Many of us do go through hard times, and many of us have to deal with things that bring us to the point of physical, mental, and spiritual exhaustion. But for most of us, most of the time, we’ve got it pretty good. How many of us have a car that wasn’t made in the last ten years? How many of us don’t have a cell phone that can do more than we will ever need? A computer, heat in our homes, money to eat at restaurants, a job? In the vast majority of the world, most of that would be answered ‘no.’ I’m not saying this tonight to make you feel guilty; you already know as well as I do that we are a long way from giving until it hurts. According to my sinful flesh, I give so long as it doesn’t hurt. The point is, we’re comfortable. Our complaints would be unrecognizable by most of the world; they are complaints that only people who live in a prosperous nation could have. A prosperous nation like Babylon—or the United States. But what is it all worth? What is it worth for the grass of the field to grow lovely wild flowers? What is it worth, in the end, for the people, like grass, to gather all of this stuff to decorate their lives? “For [God] sees that even the wise die; the fool and the stupid alike must perish and leave their wealth to others” (Psalm 49:10).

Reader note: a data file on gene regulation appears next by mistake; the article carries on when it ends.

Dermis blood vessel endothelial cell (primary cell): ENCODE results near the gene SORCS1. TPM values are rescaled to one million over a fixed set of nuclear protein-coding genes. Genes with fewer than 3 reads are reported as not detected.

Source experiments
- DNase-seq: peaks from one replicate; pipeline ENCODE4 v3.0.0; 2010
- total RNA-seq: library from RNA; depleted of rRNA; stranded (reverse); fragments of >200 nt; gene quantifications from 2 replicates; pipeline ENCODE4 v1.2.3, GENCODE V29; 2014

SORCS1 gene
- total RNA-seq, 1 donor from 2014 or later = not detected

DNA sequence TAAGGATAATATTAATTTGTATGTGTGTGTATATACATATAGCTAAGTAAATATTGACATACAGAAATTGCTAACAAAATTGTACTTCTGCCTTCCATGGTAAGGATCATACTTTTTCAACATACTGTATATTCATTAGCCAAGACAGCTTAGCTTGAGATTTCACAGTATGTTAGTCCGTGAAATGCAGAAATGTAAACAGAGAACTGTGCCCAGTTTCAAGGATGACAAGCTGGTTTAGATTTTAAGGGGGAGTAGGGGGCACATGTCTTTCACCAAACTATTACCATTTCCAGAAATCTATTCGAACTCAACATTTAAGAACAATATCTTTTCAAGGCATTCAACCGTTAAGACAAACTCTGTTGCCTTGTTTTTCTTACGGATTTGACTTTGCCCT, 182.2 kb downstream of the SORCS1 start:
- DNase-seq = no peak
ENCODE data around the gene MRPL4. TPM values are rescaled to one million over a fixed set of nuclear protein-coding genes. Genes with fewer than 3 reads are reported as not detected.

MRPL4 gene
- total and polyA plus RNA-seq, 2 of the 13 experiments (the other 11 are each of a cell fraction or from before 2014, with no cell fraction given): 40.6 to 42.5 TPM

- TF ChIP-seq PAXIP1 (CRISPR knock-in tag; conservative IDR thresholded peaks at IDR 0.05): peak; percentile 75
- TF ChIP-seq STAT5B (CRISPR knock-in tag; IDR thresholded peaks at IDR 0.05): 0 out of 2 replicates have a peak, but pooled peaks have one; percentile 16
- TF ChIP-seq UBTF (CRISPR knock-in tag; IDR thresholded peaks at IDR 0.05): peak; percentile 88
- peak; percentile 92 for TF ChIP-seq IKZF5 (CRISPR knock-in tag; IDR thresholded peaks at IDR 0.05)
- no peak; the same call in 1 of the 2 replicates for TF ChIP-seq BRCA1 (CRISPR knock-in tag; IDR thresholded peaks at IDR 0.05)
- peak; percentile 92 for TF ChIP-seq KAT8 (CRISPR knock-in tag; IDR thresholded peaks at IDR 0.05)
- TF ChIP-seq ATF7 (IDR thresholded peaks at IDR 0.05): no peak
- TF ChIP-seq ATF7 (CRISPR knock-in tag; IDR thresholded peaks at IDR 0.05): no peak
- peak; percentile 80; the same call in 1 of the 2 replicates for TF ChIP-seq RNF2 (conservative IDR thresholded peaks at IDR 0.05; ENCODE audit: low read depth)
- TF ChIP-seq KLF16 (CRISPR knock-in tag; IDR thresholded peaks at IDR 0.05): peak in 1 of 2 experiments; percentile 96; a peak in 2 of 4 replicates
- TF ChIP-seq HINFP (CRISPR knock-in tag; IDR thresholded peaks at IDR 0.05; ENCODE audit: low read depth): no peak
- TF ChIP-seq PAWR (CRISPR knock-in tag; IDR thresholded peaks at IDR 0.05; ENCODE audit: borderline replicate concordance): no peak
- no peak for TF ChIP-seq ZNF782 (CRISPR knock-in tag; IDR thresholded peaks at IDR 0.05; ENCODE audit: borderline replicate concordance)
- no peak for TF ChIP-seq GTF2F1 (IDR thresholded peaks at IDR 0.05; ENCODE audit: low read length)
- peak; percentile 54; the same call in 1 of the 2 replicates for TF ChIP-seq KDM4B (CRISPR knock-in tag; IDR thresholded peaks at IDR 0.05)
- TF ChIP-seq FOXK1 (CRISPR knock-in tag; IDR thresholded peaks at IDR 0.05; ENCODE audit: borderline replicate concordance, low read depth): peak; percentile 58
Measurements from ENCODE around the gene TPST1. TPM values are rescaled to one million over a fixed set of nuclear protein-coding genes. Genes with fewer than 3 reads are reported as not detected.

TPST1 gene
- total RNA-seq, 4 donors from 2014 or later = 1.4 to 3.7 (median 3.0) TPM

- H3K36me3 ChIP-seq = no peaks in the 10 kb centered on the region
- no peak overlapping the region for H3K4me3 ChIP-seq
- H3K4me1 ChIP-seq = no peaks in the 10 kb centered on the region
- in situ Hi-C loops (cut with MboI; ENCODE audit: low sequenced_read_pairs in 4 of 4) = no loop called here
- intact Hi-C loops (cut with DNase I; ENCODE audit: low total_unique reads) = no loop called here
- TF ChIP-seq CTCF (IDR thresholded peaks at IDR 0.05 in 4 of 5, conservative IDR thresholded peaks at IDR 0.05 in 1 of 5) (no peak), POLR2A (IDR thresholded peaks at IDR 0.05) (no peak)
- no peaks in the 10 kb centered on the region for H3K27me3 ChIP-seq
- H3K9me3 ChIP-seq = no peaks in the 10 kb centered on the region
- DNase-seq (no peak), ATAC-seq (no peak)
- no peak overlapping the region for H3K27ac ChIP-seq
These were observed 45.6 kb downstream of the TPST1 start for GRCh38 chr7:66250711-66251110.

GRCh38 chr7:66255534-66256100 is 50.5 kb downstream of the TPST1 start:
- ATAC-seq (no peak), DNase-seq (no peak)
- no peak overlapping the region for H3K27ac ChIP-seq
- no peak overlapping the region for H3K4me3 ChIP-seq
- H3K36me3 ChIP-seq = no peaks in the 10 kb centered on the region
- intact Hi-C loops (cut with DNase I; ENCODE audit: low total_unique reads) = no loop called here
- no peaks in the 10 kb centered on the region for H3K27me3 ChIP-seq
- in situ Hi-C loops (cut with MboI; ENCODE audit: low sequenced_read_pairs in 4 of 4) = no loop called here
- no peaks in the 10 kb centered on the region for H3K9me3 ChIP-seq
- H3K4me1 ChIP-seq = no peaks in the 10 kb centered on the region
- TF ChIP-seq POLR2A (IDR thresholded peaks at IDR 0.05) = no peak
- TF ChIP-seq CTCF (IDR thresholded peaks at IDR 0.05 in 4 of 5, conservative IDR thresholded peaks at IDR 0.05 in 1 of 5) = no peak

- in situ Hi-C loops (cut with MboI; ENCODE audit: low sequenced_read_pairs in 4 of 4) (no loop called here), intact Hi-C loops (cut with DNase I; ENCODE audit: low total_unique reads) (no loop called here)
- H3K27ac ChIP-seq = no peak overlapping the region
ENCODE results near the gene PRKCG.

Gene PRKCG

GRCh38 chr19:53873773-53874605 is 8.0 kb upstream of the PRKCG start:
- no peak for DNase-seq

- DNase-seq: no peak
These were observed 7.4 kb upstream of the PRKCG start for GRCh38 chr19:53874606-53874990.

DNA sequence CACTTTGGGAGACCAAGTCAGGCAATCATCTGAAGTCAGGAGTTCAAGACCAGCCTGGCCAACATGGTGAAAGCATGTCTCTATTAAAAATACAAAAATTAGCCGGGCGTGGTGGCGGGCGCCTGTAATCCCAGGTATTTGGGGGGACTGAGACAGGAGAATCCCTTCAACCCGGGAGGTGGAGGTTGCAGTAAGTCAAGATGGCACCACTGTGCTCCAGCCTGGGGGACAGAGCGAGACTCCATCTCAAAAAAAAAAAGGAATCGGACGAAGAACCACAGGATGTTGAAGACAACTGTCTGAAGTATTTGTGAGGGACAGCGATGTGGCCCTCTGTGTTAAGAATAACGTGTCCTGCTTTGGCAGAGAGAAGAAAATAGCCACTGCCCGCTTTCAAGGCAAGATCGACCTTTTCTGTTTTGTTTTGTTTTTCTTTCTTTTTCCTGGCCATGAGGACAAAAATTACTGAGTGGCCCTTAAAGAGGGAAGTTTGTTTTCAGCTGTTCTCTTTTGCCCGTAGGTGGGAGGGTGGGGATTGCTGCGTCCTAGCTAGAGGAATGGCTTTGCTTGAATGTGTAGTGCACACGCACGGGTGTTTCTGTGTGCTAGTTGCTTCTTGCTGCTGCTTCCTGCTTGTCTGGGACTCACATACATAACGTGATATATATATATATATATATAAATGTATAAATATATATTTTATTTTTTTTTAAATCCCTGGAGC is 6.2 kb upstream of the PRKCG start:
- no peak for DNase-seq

When God sends a messenger to clear the way for the coming Messiah, He doesn’t mean to get rid of sin only. It’s not only about raising up the low places, the bitter, shameful moments when we’ve realized that it is our sin that has got us into this mess in the first place; it is also about the good things, the very real blessings of God that we turn into comfortable couches of certainty. And they are anything but certain. Well, one thing’s certain: they will wither and fade as surely as you can look outside now and see nothing but brown grass prepared for the death of winter. Maybe we’re not so well off as we thought. Maybe prosperity, or even simply being comfortable, has no relationship at all to the sort of comfort Isaiah is promising. Maybe Babylon, or America, is not our home. Maybe all of this is going to be blown away by the Spirit of Yahweh. And then, what?